Congress votes to revoke Russia’s ‘most favored nation’ trade status, sends bill to Biden

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Russian President Vladimir Putin attends a meeting with Presidential Grants Foundation CEO Ilya Chukalin in Moscow, Russia March 29, 2022.
Mikhail Klimentyev | Sputnik | Reuters

The Senate voted unanimously on Thursday to revoke Russia’s “most-favored-nation” trade status, an economic downgrade that opens the door to new damaging tariffs on Moscow over its invasion of Ukraine.

The chamber approved the measure in a 100-0 vote.

The bill, which now moves to the House, is a formal step to sever normal trade relations with Russia and allow import controls on key products like platinum, chemicals, iron and steel. The U.S. has already severed its normal trade relationship with Moscow in practice: the Biden administration moved to ban imports of oil, vodka, diamonds and seafood from Russia last month.

“Formally revoking normal trade relations with Russia is precisely the right thing for the Senate to do, because it will land another huge blow to Putin’s economy,” Senate Majority Leader Chuck Schumer, D-N.Y., said on the Senate floor Wednesday. “It’s a key part of any strategy for holding Putin accountable for his savage attacks on innocent civilians.”

Most favored nation status ensures that any member of the World Trade Organization receives equal trade treatment from other members and grants each designee immunity from a raft of import penalties.

The office of House Majority Leader Rep. Steny Hoyer, D-Md., said earlier Thursday that the chamber expects to take up the Senate’s legislation following its passage.

Should the House pass the Senate’s version of the legislation, it would travel to President Joe Biden’s desk for his signature into law. Congress is also expected to codify a promise Biden made last month by passing legislation to ban the import of Russia energy into the United States.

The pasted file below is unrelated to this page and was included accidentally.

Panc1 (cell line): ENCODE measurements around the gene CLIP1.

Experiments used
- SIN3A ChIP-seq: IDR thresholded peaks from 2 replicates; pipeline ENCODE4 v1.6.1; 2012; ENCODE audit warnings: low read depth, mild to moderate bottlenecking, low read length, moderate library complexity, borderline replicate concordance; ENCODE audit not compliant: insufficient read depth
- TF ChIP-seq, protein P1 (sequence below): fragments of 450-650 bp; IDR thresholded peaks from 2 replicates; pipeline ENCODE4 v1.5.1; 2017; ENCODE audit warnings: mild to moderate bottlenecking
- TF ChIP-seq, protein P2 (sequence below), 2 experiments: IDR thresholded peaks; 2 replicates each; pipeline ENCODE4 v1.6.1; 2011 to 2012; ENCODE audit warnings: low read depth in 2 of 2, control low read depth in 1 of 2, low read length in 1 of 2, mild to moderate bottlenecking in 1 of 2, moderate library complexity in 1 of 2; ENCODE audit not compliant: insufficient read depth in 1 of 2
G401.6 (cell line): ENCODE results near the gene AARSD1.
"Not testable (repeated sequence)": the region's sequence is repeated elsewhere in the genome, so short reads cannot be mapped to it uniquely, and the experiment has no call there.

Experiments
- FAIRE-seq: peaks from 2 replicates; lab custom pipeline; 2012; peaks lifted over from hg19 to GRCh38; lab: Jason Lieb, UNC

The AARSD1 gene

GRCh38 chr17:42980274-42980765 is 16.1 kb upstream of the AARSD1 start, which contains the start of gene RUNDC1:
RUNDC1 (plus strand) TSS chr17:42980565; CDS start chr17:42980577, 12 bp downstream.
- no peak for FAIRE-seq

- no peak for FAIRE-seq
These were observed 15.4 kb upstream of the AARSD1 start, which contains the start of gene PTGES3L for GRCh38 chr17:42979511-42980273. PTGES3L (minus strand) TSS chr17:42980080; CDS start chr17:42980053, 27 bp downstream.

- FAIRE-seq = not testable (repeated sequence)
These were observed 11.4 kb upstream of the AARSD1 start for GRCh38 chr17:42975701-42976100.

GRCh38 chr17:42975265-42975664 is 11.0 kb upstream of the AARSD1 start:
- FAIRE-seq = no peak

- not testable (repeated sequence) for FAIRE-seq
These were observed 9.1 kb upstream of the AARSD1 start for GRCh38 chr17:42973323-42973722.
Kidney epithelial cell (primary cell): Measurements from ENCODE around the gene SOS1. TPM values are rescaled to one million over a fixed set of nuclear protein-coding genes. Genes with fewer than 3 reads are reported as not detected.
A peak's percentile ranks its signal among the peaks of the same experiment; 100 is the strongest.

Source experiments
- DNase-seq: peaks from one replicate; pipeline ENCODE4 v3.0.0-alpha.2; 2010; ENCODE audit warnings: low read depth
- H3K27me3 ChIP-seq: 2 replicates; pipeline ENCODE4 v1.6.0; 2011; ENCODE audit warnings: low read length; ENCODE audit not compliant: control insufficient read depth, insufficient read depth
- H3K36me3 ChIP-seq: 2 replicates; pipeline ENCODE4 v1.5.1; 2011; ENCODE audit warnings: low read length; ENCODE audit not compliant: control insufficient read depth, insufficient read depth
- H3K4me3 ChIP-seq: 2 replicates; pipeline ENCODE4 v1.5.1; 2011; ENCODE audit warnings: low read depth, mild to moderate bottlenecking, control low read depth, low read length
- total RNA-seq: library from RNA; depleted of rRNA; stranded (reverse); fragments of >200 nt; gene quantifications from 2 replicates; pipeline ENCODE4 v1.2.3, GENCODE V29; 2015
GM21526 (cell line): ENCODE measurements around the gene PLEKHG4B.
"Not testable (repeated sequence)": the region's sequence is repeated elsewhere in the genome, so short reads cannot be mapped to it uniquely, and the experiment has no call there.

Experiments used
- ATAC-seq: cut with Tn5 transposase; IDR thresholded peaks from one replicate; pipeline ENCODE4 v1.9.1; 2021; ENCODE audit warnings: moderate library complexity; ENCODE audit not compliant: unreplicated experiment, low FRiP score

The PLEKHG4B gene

“There are two categories you can be characterized under U.S. law: One gets lower tariffs, and one gets higher,” said Clete Willems, a partner at law firm Akin Gump and former U.S. attorney at the WTO.

“All other WTO members get this lower [tariff] rate, which the average is about 2.8%,” he added. “And then for non-MFN, the average is around 20%. And so this legislation will change the tariff treatment of all of those products.”

Many nations, including the Group of Seven, have promised to work to end the West’s economic relations with Russia as the U.S. and its allies open investigations into what are likely to be deemed war crimes in Ukraine.

The U.S. and its allies have worked to limit the Kremlin’s access to global financing organizations like the International Monetary Fund and the World Bank. The Treasury Department the Federal Reserve have also worked in tandem to block Russia’s access to currencies other than the ruble, as well as target individuals and families close to Russian President Vladimir Putin with penalties.

The Biden administration says the combined penalties are designed to dent the ruble, ruin the Russian stock market and otherwise sap Moscow’s economy over time. Through the moves, the U.S. hopes to undermine Putin’s authority.

The U.S. has worked in concert with its allies to hamper the Russian economy.

European Union envoys on Thursday are set to approve an embargo on Russian coal. The timing of the phase-in period was still up for debate — especially between Poland and Germany — as of Thursday morning ET.

The EU is the most important Russian export market, as its members purchased about 40% of Moscow’s traded goods in 2019.

The latest economic sanctions come as Russia’s unprovoked war in Ukraine draws the globe’s outrage.

NATO foreign ministers and G-7 leaders on Thursday met with Ukraine’s Foreign Minister Dmytro Kuleba, who asked Western partners for “weapons, weapons, weapons.”

The U.S. House voted Wednesday evening in favor of legislation that accuses the Russian military, under Putin’s direction, of committing a litany of wrongdoings, including the intentional targeting of civilians and nonmilitary structures like schools and hospitals.

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